Declaration of Interdependence

At some point in my K-12 education – maybe my high school health class? – they taught us that there are three stages of maturity.

  1. Dependence
  2. Independence
  3. Interdependence

The idea is that you start as a child, depending on someone else for all your needs. As you get older, you learn to provide for yourself. The last stage of maturity is to become part of a larger community or team and accept the idea of give-and-take.

Like all psychological models, it’s an oversimplification. In particular, I imagine many people go straight from #1 to #3. But it’s an interesting idea.

I was thinking about this yesterday as a kind of rough guide for helping me figure out my character arcs in Crane Girl. And it occurred to me that the independence phase can be further subdivided.

  1. Dependence
  2. Independence – caring for self
  3. Independence – caring for others
  4. Interdependence

Or, to use a metaphor I just made up: wolf pup, lone wolf, wolf mother (hunting alone), wolf mother (hunting in a pack).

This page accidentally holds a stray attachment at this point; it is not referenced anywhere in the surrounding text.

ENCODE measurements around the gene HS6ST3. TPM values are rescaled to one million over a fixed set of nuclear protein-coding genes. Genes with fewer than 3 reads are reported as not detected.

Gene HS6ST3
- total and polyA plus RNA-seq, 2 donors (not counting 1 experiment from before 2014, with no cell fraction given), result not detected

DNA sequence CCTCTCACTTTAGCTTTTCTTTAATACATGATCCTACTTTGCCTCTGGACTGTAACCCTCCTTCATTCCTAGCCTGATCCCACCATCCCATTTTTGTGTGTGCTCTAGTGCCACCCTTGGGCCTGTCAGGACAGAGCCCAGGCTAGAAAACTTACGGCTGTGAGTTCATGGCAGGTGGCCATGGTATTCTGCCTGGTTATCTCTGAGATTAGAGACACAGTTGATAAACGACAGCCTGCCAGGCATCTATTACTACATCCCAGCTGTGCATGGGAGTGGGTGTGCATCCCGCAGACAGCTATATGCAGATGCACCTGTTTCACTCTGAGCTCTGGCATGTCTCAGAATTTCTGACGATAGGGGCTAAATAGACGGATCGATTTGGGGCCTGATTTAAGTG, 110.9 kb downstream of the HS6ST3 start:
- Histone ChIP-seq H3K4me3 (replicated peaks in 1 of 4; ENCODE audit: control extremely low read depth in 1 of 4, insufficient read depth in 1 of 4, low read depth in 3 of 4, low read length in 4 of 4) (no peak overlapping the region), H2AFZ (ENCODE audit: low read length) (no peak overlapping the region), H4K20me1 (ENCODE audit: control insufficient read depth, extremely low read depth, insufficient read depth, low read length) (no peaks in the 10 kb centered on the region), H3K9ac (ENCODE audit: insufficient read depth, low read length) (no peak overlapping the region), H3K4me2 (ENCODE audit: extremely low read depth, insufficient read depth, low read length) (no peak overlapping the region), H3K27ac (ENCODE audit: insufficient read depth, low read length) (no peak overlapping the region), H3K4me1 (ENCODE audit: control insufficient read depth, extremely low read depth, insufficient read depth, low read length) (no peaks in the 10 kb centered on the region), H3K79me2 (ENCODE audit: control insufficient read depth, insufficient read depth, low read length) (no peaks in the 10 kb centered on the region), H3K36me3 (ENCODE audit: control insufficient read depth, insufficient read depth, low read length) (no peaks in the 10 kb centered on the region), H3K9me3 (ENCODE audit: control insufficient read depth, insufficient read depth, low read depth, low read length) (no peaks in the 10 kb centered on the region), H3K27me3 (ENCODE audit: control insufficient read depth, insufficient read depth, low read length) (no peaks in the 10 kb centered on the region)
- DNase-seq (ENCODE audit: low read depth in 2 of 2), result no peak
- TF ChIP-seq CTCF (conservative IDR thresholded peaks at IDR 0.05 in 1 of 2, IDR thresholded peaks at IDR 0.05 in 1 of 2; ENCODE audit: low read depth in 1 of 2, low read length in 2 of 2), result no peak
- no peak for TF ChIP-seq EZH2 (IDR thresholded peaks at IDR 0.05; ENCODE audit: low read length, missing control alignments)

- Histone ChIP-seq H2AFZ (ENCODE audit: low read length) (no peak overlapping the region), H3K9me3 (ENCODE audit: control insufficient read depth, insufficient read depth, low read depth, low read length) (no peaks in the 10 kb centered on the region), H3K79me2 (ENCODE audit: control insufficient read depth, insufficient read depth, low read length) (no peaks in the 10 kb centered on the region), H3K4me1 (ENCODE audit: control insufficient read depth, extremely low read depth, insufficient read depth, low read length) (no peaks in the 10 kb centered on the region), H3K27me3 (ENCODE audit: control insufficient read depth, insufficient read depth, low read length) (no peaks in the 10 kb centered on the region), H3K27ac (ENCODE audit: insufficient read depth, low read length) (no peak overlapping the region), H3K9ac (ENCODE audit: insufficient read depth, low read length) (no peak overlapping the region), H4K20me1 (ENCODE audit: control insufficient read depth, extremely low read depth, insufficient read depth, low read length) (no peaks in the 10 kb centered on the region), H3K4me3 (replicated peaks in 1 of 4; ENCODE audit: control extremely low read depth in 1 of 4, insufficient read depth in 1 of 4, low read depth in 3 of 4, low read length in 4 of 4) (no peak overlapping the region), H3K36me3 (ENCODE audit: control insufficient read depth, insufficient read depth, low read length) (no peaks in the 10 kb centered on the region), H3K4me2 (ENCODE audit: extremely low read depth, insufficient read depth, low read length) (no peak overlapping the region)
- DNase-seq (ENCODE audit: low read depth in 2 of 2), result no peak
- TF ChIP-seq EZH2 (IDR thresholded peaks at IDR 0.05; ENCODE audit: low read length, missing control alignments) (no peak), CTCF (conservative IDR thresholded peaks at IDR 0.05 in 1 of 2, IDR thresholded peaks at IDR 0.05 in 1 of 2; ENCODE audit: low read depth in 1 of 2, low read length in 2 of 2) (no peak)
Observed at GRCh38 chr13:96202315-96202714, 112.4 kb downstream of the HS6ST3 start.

I suggested this to Betsy, and she said there can be a fifth step, too: a return to dependency at the end of life. Good point, and something we might not like to think about.

Still working out precisely how all this applies to character development in the novel. We’ll see how it goes.

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2 responses to “Declaration of Interdependence

  1. Interesting idea. I agree that some people go right from #1 to #3, especially these days in this country when it’s become more common for people to go to college and then move back home until they move to marriage or cohabiting (or I guess the shift is that this is becoming more common for men — there has always been a phenomenon, as with my mother, when women only get to real independence when they outlive their husbands).

    As I say, interesting. It does seem that some people get to “Independence – caring for self” and just stay there. That may be more true in fiction than in life, though — it’s a quick way to establish a “villain” character, though not usually a very interesting one.

    • Good point about villains. The stereotypical villain is: nobody cares about him (or her), and he doesn’t care about anyone. And that can work, as with Sauron, for instance. But some of the most interesting villains (Azula in Avatar, Kingpin in the Daredevil TV show, the Mayor in Buffy) really do need, want, love, or care for other people, whether they realize it or not.

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